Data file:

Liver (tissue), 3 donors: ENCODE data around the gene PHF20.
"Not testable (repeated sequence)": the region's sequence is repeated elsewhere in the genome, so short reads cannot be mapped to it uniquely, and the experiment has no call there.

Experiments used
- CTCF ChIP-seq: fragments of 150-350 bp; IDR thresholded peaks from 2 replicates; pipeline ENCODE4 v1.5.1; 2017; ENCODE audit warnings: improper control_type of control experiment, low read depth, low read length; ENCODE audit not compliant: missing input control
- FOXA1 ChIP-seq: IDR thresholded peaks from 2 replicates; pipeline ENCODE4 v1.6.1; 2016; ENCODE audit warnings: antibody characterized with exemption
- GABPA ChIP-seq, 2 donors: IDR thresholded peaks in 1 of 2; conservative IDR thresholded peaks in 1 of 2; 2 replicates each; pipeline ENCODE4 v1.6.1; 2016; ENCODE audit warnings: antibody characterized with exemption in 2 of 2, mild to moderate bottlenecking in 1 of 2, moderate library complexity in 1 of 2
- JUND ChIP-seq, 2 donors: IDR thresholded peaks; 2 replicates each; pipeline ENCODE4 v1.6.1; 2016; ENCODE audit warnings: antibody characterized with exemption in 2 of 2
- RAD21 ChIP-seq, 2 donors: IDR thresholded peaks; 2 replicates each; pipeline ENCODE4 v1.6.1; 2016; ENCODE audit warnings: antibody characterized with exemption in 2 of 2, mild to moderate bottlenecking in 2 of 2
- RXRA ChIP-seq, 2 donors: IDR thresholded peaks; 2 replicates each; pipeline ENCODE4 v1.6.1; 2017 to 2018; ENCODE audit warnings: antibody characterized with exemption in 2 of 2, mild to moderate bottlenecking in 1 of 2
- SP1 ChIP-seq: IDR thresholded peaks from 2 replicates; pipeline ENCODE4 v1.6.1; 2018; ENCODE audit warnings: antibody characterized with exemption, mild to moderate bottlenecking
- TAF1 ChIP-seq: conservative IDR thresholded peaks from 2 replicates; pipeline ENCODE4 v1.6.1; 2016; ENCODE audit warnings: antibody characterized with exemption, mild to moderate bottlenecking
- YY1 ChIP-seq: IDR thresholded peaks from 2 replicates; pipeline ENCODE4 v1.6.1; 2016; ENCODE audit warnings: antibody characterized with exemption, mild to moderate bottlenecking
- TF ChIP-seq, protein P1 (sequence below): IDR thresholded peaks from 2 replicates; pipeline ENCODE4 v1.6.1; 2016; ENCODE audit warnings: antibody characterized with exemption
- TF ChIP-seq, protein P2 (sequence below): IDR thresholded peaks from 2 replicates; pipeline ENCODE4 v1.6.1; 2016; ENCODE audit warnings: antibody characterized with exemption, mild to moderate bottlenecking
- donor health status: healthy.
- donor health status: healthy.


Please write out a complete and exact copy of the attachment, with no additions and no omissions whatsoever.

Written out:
Liver (tissue), 3 donors: ENCODE data around the gene PHF20.
"Not testable (repeated sequence)": the region's sequence is repeated elsewhere in the genome, so short reads cannot be mapped to it uniquely, and the experiment has no call there.

Experiments used
- CTCF ChIP-seq: fragments of 150-350 bp; IDR thresholded peaks from 2 replicates; pipeline ENCODE4 v1.5.1; 2017; ENCODE audit warnings: improper control_type of control experiment, low read depth, low read length; ENCODE audit not compliant: missing input control
- FOXA1 ChIP-seq: IDR thresholded peaks from 2 replicates; pipeline ENCODE4 v1.6.1; 2016; ENCODE audit warnings: antibody characterized with exemption
- GABPA ChIP-seq, 2 donors: IDR thresholded peaks in 1 of 2; conservative IDR thresholded peaks in 1 of 2; 2 replicates each; pipeline ENCODE4 v1.6.1; 2016; ENCODE audit warnings: antibody characterized with exemption in 2 of 2, mild to moderate bottlenecking in 1 of 2, moderate library complexity in 1 of 2
- JUND ChIP-seq, 2 donors: IDR thresholded peaks; 2 replicates each; pipeline ENCODE4 v1.6.1; 2016; ENCODE audit warnings: antibody characterized with exemption in 2 of 2
- RAD21 ChIP-seq, 2 donors: IDR thresholded peaks; 2 replicates each; pipeline ENCODE4 v1.6.1; 2016; ENCODE audit warnings: antibody characterized with exemption in 2 of 2, mild to moderate bottlenecking in 2 of 2
- RXRA ChIP-seq, 2 donors: IDR thresholded peaks; 2 replicates each; pipeline ENCODE4 v1.6.1; 2017 to 2018; ENCODE audit warnings: antibody characterized with exemption in 2 of 2, mild to moderate bottlenecking in 1 of 2
- SP1 ChIP-seq: IDR thresholded peaks from 2 replicates; pipeline ENCODE4 v1.6.1; 2018; ENCODE audit warnings: antibody characterized with exemption, mild to moderate bottlenecking
- TAF1 ChIP-seq: conservative IDR thresholded peaks from 2 replicates; pipeline ENCODE4 v1.6.1; 2016; ENCODE audit warnings: antibody characterized with exemption, mild to moderate bottlenecking
- YY1 ChIP-seq: IDR thresholded peaks from 2 replicates; pipeline ENCODE4 v1.6.1; 2016; ENCODE audit warnings: antibody characterized with exemption, mild to moderate bottlenecking
- TF ChIP-seq, protein P1 (sequence below): IDR thresholded peaks from 2 replicates; pipeline ENCODE4 v1.6.1; 2016; ENCODE audit warnings: antibody characterized with exemption
- TF ChIP-seq, protein P2 (sequence below): IDR thresholded peaks from 2 replicates; pipeline ENCODE4 v1.6.1; 2016; ENCODE audit warnings: antibody characterized with exemption, mild to moderate bottlenecking
- donor health status: healthy.
- donor health status: healthy.